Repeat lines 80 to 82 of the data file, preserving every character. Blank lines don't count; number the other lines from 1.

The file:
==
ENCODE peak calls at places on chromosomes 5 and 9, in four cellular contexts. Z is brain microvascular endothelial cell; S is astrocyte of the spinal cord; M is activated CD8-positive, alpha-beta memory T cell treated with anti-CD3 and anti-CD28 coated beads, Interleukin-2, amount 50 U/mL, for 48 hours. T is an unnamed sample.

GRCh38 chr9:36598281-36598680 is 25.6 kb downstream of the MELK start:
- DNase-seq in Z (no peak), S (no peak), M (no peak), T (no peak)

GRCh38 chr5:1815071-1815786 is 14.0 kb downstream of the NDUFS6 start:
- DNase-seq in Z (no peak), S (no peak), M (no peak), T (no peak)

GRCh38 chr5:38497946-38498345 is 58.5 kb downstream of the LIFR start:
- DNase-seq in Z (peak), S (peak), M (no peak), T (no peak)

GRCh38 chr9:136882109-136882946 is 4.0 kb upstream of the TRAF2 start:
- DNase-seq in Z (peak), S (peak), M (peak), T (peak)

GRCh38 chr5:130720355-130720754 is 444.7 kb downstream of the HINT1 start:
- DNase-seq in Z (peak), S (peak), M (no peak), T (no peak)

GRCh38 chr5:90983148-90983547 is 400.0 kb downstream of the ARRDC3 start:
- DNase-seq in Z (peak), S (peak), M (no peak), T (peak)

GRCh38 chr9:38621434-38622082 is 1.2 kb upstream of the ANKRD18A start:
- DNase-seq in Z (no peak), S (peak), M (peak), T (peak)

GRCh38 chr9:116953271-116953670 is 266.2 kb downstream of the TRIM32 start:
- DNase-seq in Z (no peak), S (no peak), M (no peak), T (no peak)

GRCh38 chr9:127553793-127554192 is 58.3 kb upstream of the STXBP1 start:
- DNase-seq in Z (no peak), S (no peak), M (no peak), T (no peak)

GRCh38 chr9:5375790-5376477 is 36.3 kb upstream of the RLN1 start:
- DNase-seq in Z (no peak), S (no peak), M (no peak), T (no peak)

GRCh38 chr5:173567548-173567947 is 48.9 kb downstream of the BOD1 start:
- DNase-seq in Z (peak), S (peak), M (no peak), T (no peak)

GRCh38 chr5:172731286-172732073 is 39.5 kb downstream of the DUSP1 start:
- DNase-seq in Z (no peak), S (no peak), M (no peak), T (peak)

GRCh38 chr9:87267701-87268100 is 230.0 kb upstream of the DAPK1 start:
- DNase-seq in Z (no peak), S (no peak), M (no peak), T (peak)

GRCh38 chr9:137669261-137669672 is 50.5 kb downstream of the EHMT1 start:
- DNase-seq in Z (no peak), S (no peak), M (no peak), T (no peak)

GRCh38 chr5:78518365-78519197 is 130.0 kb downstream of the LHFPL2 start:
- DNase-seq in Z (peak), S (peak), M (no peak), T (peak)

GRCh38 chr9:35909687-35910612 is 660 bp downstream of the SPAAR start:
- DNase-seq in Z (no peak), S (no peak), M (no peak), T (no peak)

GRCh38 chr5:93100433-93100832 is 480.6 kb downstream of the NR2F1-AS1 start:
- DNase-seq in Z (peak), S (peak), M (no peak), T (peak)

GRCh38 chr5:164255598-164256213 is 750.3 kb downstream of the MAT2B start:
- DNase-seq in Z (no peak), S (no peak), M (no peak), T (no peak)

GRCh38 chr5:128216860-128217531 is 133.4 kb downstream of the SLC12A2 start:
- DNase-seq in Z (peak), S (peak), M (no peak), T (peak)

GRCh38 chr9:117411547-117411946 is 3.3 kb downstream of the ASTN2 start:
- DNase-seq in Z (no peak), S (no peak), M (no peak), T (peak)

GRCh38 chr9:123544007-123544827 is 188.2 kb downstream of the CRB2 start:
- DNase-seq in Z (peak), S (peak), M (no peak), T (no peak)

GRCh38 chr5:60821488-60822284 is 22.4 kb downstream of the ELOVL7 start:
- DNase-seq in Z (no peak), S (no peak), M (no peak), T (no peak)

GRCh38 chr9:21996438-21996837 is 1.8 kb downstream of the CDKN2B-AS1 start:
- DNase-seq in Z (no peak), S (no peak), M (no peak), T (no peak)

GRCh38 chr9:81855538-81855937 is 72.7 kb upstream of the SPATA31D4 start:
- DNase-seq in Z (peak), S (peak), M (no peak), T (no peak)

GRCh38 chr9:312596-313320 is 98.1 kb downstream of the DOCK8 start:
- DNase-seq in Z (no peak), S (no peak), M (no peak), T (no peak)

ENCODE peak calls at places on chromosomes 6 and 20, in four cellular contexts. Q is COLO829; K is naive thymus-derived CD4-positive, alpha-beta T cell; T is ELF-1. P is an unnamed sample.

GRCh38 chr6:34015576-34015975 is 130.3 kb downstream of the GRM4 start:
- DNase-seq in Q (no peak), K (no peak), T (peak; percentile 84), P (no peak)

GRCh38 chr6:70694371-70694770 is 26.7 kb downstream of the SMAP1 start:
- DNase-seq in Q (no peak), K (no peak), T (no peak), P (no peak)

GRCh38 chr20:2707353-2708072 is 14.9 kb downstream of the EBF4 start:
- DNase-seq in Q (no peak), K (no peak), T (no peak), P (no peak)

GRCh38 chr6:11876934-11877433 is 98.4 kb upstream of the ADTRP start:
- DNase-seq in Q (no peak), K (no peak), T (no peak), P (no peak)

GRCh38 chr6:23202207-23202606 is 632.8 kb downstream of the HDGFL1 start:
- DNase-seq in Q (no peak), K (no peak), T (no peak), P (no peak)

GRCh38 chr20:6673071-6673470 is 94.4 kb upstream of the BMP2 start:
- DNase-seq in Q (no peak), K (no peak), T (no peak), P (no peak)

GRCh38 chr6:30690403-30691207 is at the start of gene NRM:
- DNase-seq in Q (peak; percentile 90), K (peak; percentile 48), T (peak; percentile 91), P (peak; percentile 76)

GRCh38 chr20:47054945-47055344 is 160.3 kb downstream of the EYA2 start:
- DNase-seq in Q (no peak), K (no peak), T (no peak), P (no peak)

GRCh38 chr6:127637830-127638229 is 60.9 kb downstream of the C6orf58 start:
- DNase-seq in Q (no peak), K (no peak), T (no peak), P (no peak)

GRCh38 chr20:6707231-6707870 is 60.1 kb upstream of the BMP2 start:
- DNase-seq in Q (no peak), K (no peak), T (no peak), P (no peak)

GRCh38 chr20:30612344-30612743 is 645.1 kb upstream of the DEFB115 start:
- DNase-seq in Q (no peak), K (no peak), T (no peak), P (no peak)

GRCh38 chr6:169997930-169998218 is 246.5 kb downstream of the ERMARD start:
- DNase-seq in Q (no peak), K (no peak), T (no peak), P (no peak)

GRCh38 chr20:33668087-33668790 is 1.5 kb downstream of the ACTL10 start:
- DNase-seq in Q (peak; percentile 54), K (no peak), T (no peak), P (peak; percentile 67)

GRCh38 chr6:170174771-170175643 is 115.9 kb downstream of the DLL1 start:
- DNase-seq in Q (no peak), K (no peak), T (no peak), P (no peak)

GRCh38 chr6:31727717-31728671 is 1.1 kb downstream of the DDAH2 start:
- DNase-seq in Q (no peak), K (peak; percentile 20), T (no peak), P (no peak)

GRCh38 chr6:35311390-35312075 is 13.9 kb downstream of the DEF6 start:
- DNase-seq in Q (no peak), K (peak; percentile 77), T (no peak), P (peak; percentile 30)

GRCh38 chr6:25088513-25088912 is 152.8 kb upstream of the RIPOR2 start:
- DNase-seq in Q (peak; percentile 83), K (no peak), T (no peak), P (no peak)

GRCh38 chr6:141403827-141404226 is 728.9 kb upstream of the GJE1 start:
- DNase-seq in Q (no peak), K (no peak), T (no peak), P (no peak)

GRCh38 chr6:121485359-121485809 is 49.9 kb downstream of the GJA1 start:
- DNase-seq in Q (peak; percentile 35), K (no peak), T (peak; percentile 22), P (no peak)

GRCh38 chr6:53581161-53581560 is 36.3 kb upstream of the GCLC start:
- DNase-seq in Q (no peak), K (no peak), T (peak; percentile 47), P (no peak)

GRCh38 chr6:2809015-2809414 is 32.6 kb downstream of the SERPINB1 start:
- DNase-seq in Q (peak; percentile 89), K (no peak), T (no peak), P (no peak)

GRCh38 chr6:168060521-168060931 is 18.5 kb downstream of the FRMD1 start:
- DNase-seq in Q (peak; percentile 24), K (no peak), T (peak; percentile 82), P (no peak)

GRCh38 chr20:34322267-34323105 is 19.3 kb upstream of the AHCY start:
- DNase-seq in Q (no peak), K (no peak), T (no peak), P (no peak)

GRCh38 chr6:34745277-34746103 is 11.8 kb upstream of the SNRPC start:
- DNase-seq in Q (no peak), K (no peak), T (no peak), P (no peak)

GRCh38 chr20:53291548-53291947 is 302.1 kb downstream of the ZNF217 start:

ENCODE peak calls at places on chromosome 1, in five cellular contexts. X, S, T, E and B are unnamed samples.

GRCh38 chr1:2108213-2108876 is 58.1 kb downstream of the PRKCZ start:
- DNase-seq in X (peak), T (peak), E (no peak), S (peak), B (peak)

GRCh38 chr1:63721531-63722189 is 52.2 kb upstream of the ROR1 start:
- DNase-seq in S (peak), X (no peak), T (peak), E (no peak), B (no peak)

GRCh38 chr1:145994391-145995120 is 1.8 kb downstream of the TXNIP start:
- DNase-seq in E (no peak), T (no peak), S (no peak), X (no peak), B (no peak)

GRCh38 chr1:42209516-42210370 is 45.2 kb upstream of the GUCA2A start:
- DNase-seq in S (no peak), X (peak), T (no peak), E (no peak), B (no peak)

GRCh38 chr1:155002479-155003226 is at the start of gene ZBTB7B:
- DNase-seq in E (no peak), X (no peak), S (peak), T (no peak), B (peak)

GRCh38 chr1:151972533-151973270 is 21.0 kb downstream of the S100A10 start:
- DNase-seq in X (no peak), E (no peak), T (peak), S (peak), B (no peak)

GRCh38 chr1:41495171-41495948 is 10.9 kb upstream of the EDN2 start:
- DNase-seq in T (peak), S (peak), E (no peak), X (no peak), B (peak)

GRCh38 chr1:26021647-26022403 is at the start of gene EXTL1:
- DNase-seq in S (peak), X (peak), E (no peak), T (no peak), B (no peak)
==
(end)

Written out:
- DNase-seq in Q (no peak), K (no peak), T (no peak), P (no peak)

GRCh38 chr6:31727717-31728671 is 1.1 kb downstream of the DDAH2 start:
- DNase-seq in Q (no peak), K (peak; percentile 20), T (no peak), P (no peak)